PETA’s Ingrid Newkirk

A month after asking Timothy McVeigh to die a vegan, the president and co-founder of People for the Ethical Treatment of Animals dares you to say she cares more about animals than people.

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PETA's Ingrid Newkirk

At first glance, urging the murderer of 168 innocent people to give up meat, eggs and dairy out of consideration for animals seems either insanely optimistic or crassly exploitative. For Ingrid Newkirk, co-founder and president of People for the Ethical Treatment of Animals, her group’s letter to Timothy McVeigh made perfect sense. In a nation that matter-of-factly slaughters 9 billion animals a year, Newkirk and her colleagues must maintain an incredible amount of hope.

The letter to McVeigh, penned by PETA staffer Bruce Friedrich, reads as a sincere expression of concern not just for animals but for McVeigh’s own spiritual well-being. Friedrich writes:

“I believe that your decision to go vegan would help the movement for compassion toward animals, and I am certain that if you made the choice prayerfully, it would profit your soul. As a Christian, I believe in acts of repentance, and it seems to me that you might benefit very much from such an act.”

If it sounds like PETA’s getting more ambitious, it is. In order to better pursue multinational juggernauts, PETA has opened offices in Britain, Germany, Italy and India in recent years. Fast-food chains, clothing designers and even U.S. presidential candidates know the bitterness of the long, hard P.R. winter that is a Newkirk-directed campaign. Tofu cream pies are thrown at CEOs, gruesome billboards go up near corporate headquarters and throngs of vocal protesters dog profit margins at the wave of Newkirk’s hand. McDonald’s, General Motors, Calvin Klein and, most recently, Burger King have all buckled under the strain in one way or another.

Newkirk, who served 25 years as a Maryland state law enforcement officer in addition to co-founding PETA in 1980 with Alex Pacheco, hopes the public will see past the organization’s sensational tactics. It’s the substance of the mission that still drives her after two decades: endeavoring to end what she perceives as humanity’s moral divorce from much of the animal kingdom.

Bruce [Friedrich] was quoted in an Associated Press story as saying, “I don’t know what it means for the vegan movement if Timothy McVeigh in his final days adopts a vegan diet.” Judging from the media coverage, it seems like a vegan McVeigh could go a long way toward permanently relegating vegans to the wacko column in many minds.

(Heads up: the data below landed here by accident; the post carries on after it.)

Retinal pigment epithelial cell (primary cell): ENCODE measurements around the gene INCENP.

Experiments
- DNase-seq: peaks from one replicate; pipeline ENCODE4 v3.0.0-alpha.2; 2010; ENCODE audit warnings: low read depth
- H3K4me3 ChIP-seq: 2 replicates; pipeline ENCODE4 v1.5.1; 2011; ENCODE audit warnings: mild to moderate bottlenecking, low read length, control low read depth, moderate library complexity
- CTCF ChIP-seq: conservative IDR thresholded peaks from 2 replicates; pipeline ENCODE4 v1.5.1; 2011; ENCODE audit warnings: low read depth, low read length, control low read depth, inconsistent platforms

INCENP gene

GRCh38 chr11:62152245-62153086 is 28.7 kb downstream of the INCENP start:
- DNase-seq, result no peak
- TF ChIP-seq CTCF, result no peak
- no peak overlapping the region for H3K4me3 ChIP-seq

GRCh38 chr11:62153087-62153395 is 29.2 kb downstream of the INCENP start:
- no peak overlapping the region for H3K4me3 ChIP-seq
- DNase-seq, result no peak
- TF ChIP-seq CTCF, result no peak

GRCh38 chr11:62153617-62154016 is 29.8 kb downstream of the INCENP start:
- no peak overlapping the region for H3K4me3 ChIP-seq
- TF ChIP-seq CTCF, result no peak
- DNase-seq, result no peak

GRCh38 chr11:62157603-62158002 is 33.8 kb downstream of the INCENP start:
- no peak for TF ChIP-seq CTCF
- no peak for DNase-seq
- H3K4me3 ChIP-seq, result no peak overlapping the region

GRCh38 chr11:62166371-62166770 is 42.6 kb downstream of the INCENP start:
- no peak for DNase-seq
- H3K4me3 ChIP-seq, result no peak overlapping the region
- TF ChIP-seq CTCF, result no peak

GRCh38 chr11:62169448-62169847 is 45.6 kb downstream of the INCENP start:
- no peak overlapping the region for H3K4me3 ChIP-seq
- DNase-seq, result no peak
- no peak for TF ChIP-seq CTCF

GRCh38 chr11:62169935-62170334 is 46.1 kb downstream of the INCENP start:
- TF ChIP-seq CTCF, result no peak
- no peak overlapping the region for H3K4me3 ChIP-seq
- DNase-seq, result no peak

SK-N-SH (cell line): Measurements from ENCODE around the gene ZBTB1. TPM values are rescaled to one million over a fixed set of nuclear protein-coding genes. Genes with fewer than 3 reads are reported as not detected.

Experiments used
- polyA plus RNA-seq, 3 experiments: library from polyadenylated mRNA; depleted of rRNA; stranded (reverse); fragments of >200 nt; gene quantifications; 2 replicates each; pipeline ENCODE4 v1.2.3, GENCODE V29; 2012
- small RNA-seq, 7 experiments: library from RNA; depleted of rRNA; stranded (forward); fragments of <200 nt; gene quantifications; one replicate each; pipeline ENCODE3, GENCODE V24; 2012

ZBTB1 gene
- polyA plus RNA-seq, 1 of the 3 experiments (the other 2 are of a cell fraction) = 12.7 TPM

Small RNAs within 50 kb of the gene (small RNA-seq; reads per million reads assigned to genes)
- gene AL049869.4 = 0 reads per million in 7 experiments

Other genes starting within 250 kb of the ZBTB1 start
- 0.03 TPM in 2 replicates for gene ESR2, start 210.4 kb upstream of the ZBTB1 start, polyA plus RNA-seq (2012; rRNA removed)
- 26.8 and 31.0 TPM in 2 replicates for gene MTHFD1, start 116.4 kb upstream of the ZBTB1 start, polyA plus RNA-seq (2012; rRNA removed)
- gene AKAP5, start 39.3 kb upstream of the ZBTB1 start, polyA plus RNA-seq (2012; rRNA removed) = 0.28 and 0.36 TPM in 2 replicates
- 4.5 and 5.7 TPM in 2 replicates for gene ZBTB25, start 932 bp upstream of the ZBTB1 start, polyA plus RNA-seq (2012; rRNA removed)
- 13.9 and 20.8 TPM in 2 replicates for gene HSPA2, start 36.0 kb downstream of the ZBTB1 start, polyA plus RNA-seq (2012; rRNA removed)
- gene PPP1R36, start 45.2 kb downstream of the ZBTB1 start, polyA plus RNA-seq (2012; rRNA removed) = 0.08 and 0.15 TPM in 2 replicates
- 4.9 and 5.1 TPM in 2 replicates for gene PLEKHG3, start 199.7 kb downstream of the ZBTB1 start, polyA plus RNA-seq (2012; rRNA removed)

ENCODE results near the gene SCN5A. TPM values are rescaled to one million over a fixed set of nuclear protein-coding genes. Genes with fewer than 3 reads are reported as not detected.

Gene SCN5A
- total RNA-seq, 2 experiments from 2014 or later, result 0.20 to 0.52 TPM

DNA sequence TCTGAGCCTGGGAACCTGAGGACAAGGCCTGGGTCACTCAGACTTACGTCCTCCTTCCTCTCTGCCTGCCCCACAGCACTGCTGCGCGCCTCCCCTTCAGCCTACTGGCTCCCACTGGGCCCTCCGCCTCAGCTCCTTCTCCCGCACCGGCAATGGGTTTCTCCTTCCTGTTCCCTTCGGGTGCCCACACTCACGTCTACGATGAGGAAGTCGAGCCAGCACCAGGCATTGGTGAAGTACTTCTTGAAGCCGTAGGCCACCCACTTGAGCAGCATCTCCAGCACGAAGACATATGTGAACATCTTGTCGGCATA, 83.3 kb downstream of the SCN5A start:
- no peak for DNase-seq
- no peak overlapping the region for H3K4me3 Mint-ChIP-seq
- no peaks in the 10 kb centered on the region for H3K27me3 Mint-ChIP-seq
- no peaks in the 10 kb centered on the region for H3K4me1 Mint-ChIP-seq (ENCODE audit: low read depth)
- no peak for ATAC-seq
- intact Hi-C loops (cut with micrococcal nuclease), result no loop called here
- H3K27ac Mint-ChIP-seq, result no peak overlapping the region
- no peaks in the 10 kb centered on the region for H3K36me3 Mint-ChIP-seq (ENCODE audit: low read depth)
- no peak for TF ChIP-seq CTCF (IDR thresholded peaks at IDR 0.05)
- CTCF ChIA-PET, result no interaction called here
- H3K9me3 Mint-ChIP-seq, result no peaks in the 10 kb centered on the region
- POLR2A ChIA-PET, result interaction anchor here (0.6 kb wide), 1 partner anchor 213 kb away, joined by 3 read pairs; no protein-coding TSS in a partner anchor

I’m never afraid of that. I can’t imagine why anyone would wish or hope that McVeigh continues to be violent until the very last minute. That’s mean and rotten at the core because it means people don’t really want him to change. If there’s anyone you would want to change, it would surely be someone who has demonstrated the active capacity to hurt and to kill.

I can’t imagine why anyone would root for him to have a steak — that would make him the poster boy of the hunting and fishing community. He’s very proud to say he does hunt, which puts him in the same league as all the school shooters, almost without exception. They either hunted themselves, or used their parents’ hunting guns, or were familiar with hunting. So he couldn’t be the poster boy for veganism when he’s lived his entire life being a hunter, and a meat-and-potatoes man, but it would show that there’s hope for absolutely anyone.

It also draws attention to the fact that even in the federal prison system, you can now get vegetarian meals. It will be food for thought and debate for several years to come if he does this. The federal prisoner who was executed before him took as his last meal an olive with the pit so that an olive tree, a symbol of peace, could grow out of him when he was buried. I think he was sending a message that nobody is irredeemable in a Christian context. Maybe this is the first time Timothy McVeigh has had his violence questioned in a context where he can actually start exploring what he does.

Have you had any feedback from the families of the bombing victims?